Beyond patient-specific variables, there are social determinants that affect mental health and service use and may be important mediators of disparities between white, African American and Haitian youth. For example, the effects of low income, lack of education, single parenthood, and being uninsured on psychological distress in minority youth are well-documented.7, 21,22 Neighborhood disadvantage may moderate family effects on conduct-disordered behavior in Black youth.23 Higher levels of mental health need have been found among uninsured and publicly-insured youth.24 Youth from ethnic minorities may experience an exaggerated impact of these social determinants on mental health due to their disproportionate exposure to social adversity and ambient hazards such as crime, violence, or physical disorder.24–27 Other studies have identified correlations between neighborhood poverty and symptoms of depression, anxiety, oppositional defiance, and conduct disorder in diverse groups of adolescents.28 It is possible that the negative effects of these individual-level and neighborhood-level socioeconomic disadvantages may be exacerbated among Haitian and African American youth given that these populations may be additionally burdened with societal influences such as discrimination and acculturative stress.
The present study considers the impact of social determinants on three important indicators of mental health service quality: treatment adequacy, emergency room (ER) use, and early dropout of care for Haitian, African American, and non-Latino White youth. We use a unique health care system dataset that includes patients from 69 ZIP codes in Boston, a metropolitan area with large African American and Haitian communities. The dataset includes mental health visits from specialty mental health, primary care, and emergency settings, all delivered within the same health system by the same providers. It is well documented that youth receive treatment for mental disorders across service sectors, and primarily in school and outpatient mental health settings;29 this dataset includes both outpatient mental health and school-based mental health clinic data.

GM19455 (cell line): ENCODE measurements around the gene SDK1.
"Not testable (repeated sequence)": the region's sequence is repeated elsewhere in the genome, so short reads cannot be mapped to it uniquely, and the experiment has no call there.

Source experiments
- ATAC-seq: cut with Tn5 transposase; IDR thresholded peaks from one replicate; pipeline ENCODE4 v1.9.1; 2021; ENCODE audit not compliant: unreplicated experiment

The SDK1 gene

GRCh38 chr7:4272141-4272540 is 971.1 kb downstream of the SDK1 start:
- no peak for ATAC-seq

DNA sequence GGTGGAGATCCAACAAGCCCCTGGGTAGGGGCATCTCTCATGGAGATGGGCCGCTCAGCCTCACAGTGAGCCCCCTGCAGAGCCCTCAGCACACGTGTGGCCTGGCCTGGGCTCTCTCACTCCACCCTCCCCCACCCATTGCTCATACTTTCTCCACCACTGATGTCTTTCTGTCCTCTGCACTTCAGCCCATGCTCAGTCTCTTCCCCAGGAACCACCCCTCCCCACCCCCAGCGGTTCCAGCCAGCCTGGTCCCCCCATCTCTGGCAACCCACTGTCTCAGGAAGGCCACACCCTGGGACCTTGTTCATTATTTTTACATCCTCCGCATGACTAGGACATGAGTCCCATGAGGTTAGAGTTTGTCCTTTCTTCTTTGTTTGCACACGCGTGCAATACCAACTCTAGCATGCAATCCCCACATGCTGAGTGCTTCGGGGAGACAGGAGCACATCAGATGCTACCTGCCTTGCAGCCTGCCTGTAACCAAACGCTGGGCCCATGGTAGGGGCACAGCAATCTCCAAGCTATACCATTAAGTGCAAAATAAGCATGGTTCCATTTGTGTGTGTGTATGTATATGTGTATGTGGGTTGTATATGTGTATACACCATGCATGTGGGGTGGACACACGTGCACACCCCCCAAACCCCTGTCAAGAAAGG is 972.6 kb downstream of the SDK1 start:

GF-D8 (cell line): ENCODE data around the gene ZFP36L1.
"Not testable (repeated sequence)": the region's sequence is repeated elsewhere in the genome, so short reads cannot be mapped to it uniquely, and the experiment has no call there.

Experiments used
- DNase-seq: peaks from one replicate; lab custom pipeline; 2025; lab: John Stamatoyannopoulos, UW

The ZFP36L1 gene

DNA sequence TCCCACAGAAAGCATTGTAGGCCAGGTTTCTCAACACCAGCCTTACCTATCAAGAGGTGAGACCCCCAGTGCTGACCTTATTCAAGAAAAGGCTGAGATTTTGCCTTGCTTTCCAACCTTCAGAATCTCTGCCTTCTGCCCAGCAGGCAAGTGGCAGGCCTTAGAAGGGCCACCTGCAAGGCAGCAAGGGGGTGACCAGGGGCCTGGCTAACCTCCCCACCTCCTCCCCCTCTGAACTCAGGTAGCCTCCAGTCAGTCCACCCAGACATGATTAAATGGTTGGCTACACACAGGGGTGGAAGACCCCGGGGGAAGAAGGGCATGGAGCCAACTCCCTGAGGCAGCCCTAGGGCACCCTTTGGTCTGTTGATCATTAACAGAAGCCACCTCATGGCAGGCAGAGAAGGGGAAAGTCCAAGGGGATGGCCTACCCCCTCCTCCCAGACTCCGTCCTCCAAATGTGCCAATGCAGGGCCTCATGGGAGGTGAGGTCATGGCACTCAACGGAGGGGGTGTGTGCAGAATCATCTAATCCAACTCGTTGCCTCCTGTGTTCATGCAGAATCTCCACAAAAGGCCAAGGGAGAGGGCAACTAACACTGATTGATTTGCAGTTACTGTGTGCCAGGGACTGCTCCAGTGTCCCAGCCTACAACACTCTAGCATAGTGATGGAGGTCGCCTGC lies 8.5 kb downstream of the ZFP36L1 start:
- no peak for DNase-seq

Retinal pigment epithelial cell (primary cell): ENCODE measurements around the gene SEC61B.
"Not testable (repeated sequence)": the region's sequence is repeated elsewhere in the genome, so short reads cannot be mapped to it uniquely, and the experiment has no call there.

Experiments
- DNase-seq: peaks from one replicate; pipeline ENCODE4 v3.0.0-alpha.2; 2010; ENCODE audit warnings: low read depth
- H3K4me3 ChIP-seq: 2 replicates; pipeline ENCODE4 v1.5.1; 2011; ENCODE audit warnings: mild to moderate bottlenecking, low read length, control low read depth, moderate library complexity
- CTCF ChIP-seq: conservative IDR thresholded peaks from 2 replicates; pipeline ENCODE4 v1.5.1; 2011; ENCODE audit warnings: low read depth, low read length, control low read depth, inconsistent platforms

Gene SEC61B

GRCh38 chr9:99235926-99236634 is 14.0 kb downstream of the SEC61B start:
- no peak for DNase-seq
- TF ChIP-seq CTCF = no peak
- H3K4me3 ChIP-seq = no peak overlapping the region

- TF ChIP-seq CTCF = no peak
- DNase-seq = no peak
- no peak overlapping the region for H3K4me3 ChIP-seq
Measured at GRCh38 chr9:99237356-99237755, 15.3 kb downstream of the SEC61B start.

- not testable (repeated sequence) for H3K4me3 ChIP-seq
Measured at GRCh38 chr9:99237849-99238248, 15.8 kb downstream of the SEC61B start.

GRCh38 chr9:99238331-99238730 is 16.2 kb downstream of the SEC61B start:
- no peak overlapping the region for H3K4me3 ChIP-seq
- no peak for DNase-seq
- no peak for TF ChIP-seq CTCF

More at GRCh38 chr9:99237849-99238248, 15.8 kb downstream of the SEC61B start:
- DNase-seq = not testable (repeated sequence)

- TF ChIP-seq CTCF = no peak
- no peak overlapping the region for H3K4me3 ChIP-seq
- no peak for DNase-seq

To determine adequacy of youth mental health treatment, datasets must be able to account for differences in treatment modality (e.g., psychotherapy or psychopharmacology) and in total number of visits. Evidence-based treatment of mental illness in youth sets certain expectations in these areas to meet a basic level of quality. Research datasets that can provide this level of detail may help identify important barriers to the delivery of evidence-based care to ethnic minority youth, which is the care most likely to produce benefits. We hypothesize that Haitians and African Americans will have fewer psychotherapy visits and psychopharmacology visits compared to whites. We further hypothesize that lower rates of adequate care will be seen among families living in areas of more poverty, less education, more single parents, more foreign-born, or more non-citizens, and that these differences will be greater for Haitians and African Americans than for whites.
Because Black youth served in the public health sector use crisis psychiatric services disproportionately, emergency room visits can be seen as a negative indicator of treatment adequacy.30 This overuse is more prevalent in geographic areas of high poverty.31 Previous studies have shown that the majority of ER use is for non-emergent care and could be treated more efficiently in other outpatient settings, which may be due to decreased access to outpatient mental health care by Black youth. We hypothesize that Haitian and African American youth will use more emergency services, and that this relationship will have a positive association with social determinants.